Let’s cut straight to the chase, here. I have played four hours of The Division and that playtime has made it the game I am most excited about that is coming out in the first half of the year. There is a lot to talk about, most of which will be positive, but I will preface the whole thing by saying that the two areas that I am concerned about are the story itself, and how enjoyable it will be without a good group of friends to play with, similar to Rainbow Six Siege.
It all started with being dropped into the New York City at level 4, so it was very early on in the story and overall character progression. The most noticeable thing about the snowy city is that it isn’t some kind of post apocalyptic wasteland. Civilians still roam the streets, some services (such as electricity) are working as normal but there is a clear sense of panic and fear. Within moments of walking into the city a man stumbles down the sidewalk near us, coughing his lungs up and falling to the floor. Clearly he has been infected with the virus that was spread on Black Friday and looks to be in pain.
Situations like this are commonplace, random encounters and even simple AI behaviour like this will lead to multiple distractions when in the city. Random hostage situations frequently pop up, and with the patrolling enemy factions roaming the world a combat encounter is never far away, if you go looking for it. The point is that the world feels like it’s alive, and it’s rare that nothing is happening somewhere close to you, but of course you can choose to ignore it.
New York isn’t just a city to explore and marvel at, there’s a reason you’re here. The virus needs to be contained and it’s your job, along with the rest of your squad, to make sure that happens and try and fix this mess. The missions I got to play involved trying to locate people or items in order to build up one of three wings of our base of operations. Each of the three wings has its own mission, and the two that I played involved going to a location and shooting a ton of guys. While that may sound like they were very similar, they were actually very different – one saw us fighting mostly indoors, in small spaces and eventually up onto a roof, whereas the other was mostly outside, in a tunnel full of abandoned cars. Other than those missions we didn’t get to see too much in the way of the story. It’s an interesting premise, and when backed up by the incredible city it could be great, but for now I’m still concerned it could end up mediocre.
The actual act of shooting itself is very good. Each of the key types of weapons feels significantly different and (mostly) satisfying. The shotgun felt like the weak-link, while the sniper rifle, with a couple of mods, felt a little too strong, despite the fact that there is a good second or two of blurred vision when you fully zoom in. When you hit an enemy, the amount of damage you did shoots out of them as in Borderlands, which allows you to find weak points on some of the elite enemies.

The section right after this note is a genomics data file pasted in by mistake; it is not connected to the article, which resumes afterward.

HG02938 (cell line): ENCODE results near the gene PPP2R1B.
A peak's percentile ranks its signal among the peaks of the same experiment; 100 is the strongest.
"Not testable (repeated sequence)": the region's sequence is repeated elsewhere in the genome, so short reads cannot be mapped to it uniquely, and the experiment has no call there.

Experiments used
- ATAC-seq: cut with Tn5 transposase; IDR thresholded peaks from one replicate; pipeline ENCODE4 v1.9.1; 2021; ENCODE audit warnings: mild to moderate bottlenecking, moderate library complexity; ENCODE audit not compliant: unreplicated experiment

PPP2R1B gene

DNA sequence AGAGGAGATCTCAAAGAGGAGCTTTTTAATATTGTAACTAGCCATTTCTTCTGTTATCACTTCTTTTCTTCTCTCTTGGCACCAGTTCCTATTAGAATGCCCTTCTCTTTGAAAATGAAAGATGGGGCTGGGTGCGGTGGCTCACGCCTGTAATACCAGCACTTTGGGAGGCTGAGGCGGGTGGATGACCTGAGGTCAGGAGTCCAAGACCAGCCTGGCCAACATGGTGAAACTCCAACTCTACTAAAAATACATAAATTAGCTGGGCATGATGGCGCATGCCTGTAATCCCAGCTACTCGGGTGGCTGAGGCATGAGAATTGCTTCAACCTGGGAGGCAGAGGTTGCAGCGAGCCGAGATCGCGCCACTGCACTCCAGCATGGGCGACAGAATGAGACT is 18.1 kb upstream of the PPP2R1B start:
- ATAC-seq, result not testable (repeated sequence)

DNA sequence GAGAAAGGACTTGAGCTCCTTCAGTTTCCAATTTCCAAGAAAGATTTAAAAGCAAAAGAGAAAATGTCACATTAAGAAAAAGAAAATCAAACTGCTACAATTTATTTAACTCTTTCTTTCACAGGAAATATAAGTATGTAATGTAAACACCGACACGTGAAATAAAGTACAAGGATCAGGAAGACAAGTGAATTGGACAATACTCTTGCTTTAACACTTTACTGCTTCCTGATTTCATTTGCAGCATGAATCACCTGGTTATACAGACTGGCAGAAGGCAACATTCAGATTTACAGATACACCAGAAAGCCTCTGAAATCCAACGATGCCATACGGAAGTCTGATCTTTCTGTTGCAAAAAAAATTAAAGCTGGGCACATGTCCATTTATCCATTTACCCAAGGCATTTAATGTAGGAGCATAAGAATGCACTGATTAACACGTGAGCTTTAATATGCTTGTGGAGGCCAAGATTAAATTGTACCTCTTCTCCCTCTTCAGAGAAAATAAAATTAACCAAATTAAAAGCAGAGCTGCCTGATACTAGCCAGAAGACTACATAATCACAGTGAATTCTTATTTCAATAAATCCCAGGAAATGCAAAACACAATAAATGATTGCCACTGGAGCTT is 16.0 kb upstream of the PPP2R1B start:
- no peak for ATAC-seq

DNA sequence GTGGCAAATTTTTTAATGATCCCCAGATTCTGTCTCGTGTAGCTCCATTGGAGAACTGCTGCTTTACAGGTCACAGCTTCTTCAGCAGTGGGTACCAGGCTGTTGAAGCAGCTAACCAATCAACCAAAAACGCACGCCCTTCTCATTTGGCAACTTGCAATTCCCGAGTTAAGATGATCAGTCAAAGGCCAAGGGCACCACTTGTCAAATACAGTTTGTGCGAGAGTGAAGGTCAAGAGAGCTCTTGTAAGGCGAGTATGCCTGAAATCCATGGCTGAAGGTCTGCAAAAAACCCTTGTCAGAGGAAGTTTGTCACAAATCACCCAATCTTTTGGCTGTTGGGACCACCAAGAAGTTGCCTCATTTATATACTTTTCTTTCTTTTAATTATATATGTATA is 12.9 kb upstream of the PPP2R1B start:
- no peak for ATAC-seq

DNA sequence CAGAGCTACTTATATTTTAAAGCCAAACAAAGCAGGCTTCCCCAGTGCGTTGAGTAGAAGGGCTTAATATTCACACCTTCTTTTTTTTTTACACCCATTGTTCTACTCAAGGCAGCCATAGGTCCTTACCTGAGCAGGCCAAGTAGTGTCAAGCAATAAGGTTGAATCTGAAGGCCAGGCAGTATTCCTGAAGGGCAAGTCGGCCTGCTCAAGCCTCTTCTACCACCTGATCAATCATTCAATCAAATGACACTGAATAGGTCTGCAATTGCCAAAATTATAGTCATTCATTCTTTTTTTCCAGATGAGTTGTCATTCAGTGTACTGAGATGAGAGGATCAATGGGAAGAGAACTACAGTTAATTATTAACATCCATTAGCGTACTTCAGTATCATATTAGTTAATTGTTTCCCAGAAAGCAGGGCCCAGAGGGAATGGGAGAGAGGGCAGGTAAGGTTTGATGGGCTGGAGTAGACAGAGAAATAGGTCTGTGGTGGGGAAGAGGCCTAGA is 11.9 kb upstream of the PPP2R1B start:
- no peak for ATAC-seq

Each of the main mission areas we explored were very well crafted with plenty of well-placed cover. Snapping in and out of it is smooth and I only accidentally moved out of cover a couple of times. Staying hidden is key, as enemies will quickly down you given half a chance (providing they are of a similar or higher level to you). Using cover well also allows you to take the aggro away from a teammate who is being targeted, to allow them to heal up or re-position.
Strategy with your team will also play a big factor in the harder fights. Generally speaking, sticking behind the same piece of cover won’t work too well, but flanking opponents and attacking from different angles will. You also need good synergy with your skills. Each player can take three skills, which vary from generally helpful items, to heals, or damage items. Personally I favoured taking a turret you can throw onto the ground, some deployable cover to keep myself safe when pushing through open areas, and a area of effect heal that would instantly revive downed teammates and take them all back to full health.
Perhaps the most exciting part of The Division is the dark zone, which is the lawless PvP section of the world. Taking up a massive portion of the middle of the city, the zone offers up some of the biggest challenges and coolest loot. The area will be populated not only with AI but also other players who can kill you. What’s really interesting here is the possibility for incredible encounters, you may come across a squad and discover by using the proximity based voice chat that you have a common goal such as taking down another rogue squad or using an extraction zone to secure your awesome loot. You can then form a gentleman’s agreement and work together, but there is also the option to stab them in the back at any point. Of course this could just turn into a massive deathmatch, but I feel like people will want to use this area in interesting ways and thus the mind games that spawn from it could be phenomenal.
With only a few months until launch there is still a lot I’m unsure on: the story could flop, the dark zone could become something you avoid at all costs, and there is a chance that playing alone is almost impossible from a enjoyment perspective. Also, there were a few technical issues that are of concern, but hopefully the remaining months can be used to tidy the game up – it’s not a final build, after all. But there is also every chance that they get all that right, and when you add in the superb mechanics and amazing city it could genuinely be an early game of the year contender.